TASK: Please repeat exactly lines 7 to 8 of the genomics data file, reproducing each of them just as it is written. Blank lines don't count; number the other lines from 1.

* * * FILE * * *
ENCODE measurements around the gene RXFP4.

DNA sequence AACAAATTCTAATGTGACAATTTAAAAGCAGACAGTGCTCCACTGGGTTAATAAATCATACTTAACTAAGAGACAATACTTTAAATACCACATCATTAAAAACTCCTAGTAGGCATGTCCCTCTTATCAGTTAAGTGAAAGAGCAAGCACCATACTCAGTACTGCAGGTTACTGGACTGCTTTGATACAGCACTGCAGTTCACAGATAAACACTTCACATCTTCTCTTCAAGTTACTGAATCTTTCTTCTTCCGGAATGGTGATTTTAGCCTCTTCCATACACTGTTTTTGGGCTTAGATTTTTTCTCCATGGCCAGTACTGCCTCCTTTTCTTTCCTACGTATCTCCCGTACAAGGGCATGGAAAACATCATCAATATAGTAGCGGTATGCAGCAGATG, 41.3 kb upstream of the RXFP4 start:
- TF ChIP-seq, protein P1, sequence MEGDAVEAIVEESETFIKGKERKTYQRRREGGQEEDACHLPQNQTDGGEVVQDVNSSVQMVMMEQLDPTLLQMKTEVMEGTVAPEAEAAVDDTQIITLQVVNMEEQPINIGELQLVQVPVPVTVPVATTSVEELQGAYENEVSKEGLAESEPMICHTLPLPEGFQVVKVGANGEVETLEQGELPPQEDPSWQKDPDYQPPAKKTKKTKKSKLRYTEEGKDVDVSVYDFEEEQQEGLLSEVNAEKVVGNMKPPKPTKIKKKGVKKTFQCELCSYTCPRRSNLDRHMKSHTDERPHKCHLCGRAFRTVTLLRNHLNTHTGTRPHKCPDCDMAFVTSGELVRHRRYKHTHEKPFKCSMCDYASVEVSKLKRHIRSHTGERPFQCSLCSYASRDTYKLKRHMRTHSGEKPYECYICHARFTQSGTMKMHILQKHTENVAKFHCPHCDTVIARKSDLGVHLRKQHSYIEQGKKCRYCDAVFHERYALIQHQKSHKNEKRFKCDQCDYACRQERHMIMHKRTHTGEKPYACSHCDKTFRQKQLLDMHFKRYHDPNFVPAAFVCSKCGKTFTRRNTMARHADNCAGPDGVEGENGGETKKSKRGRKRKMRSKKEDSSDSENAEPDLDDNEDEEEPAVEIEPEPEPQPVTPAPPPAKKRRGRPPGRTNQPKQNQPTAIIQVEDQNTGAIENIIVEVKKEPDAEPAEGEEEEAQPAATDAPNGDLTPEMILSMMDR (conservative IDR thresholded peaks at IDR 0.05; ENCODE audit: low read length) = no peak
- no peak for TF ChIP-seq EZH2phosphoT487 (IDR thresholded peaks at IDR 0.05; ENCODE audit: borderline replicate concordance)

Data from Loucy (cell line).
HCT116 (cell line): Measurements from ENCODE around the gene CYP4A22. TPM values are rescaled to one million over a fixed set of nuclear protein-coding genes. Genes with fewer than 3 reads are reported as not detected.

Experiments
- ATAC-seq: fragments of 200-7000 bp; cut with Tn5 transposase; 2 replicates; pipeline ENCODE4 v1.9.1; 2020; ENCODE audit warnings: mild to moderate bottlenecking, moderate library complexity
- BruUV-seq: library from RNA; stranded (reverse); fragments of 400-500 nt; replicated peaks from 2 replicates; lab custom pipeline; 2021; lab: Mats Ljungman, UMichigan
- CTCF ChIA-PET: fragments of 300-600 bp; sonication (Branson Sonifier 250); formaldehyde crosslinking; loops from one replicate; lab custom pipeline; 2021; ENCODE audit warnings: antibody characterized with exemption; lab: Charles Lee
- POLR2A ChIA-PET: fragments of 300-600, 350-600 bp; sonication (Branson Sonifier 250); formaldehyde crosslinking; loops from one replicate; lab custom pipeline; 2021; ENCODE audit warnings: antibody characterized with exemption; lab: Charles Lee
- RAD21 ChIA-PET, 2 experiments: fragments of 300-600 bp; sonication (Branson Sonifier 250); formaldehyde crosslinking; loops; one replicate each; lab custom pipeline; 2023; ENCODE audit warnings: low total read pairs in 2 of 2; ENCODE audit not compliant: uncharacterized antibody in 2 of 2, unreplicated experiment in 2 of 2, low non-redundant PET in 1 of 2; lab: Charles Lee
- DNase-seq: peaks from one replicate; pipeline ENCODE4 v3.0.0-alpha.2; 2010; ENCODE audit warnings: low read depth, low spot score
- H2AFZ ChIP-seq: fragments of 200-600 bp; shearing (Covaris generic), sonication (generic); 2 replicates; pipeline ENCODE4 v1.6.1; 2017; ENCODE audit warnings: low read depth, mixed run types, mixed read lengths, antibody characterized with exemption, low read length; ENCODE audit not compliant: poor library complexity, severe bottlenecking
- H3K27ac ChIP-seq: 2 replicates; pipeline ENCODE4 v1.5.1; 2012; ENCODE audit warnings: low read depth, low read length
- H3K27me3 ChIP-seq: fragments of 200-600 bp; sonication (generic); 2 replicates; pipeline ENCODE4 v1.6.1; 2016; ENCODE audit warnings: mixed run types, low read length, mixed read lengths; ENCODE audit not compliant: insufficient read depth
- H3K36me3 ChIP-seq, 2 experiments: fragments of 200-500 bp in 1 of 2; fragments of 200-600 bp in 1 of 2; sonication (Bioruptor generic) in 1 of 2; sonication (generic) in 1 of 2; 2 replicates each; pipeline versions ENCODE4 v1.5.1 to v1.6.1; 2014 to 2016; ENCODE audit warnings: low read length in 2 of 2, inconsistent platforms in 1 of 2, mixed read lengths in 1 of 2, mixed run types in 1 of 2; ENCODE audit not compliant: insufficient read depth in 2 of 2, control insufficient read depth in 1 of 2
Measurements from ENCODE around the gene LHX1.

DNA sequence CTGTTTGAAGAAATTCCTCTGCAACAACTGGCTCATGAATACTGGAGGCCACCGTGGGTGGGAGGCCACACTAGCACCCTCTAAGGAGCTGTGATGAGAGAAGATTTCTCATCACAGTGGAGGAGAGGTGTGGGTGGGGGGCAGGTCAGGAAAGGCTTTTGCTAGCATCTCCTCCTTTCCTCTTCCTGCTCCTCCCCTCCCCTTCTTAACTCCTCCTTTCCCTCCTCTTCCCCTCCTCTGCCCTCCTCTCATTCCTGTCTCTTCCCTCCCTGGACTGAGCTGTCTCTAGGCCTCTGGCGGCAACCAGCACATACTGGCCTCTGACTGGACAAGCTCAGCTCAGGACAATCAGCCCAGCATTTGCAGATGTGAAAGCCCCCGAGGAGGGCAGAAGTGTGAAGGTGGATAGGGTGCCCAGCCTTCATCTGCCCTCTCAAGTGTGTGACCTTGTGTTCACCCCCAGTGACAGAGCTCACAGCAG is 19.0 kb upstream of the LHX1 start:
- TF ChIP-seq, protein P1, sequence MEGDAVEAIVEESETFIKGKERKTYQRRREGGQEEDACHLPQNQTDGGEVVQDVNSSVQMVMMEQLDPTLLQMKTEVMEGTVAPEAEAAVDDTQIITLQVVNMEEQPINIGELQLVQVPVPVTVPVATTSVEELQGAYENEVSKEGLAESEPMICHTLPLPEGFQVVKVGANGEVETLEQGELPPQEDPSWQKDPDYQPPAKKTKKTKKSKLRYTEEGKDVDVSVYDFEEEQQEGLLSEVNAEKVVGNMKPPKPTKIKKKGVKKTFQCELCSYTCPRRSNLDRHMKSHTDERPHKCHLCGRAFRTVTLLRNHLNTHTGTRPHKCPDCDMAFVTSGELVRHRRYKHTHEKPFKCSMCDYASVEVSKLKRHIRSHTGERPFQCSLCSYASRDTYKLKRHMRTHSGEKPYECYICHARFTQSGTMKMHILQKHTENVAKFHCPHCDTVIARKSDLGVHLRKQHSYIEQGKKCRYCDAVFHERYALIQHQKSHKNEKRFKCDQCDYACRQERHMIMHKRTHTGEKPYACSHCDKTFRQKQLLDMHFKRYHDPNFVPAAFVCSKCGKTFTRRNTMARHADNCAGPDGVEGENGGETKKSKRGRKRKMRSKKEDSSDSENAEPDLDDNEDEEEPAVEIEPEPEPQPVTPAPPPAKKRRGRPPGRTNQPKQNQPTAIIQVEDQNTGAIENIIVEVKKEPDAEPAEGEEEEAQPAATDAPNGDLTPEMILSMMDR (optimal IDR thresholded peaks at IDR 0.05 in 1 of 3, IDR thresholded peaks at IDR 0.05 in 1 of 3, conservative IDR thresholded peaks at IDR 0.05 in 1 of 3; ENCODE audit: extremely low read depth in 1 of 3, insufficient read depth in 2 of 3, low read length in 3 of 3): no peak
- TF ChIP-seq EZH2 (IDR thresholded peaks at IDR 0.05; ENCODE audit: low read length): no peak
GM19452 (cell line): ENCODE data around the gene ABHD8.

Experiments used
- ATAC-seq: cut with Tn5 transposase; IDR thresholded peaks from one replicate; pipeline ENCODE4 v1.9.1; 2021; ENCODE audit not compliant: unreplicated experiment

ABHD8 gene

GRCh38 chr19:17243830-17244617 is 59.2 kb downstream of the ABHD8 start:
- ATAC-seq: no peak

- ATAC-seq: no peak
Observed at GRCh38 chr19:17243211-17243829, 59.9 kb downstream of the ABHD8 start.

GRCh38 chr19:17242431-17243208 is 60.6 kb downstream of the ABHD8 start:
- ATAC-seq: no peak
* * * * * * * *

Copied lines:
Experiments
- ATAC-seq: fragments of 200-7000 bp; cut with Tn5 transposase; 2 replicates; pipeline ENCODE4 v1.9.1; 2020; ENCODE audit warnings: mild to moderate bottlenecking, moderate library complexity